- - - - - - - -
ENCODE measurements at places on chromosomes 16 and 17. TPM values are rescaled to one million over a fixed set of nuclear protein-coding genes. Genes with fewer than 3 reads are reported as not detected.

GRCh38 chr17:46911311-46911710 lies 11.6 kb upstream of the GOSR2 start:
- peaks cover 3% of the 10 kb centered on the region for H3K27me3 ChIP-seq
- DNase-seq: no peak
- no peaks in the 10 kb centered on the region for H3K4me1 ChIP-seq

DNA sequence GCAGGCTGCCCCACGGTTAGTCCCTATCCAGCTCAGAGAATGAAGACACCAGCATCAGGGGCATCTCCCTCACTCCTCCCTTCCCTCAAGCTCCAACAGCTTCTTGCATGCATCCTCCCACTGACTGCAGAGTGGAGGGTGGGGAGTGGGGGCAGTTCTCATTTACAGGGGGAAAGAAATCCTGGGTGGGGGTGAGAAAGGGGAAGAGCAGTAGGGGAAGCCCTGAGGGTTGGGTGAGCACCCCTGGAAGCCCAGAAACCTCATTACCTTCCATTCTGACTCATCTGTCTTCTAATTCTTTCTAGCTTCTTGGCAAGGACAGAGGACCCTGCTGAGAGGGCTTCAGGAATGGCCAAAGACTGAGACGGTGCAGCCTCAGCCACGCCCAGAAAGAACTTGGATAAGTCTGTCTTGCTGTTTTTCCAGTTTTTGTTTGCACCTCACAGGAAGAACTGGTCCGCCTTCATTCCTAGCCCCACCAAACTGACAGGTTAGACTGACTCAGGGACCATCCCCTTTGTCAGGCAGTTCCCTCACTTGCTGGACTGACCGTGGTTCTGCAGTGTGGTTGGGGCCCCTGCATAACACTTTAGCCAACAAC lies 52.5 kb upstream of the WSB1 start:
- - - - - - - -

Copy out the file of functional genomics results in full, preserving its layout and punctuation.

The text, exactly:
ENCODE measurements at places on chromosomes 16 and 17. TPM values are rescaled to one million over a fixed set of nuclear protein-coding genes. Genes with fewer than 3 reads are reported as not detected.

GRCh38 chr17:46911311-46911710 lies 11.6 kb upstream of the GOSR2 start:
- peaks cover 3% of the 10 kb centered on the region for H3K27me3 ChIP-seq
- DNase-seq: no peak
- no peaks in the 10 kb centered on the region for H3K4me1 ChIP-seq

DNA sequence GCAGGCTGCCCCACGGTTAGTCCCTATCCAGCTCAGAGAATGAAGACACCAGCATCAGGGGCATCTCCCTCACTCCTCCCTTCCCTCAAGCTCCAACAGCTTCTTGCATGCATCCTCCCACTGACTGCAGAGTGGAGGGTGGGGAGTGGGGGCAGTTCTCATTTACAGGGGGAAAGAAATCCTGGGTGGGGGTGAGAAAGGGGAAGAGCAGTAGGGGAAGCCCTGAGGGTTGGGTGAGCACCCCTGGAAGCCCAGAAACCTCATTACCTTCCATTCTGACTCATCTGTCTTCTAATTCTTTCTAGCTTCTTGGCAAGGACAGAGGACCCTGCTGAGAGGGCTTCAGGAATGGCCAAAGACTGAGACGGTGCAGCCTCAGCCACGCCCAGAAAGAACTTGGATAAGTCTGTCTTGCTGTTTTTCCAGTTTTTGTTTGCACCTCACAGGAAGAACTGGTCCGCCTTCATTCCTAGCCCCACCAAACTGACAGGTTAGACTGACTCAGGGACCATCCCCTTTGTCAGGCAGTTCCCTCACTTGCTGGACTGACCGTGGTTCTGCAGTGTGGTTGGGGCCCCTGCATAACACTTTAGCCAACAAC lies 52.5 kb upstream of the WSB1 start: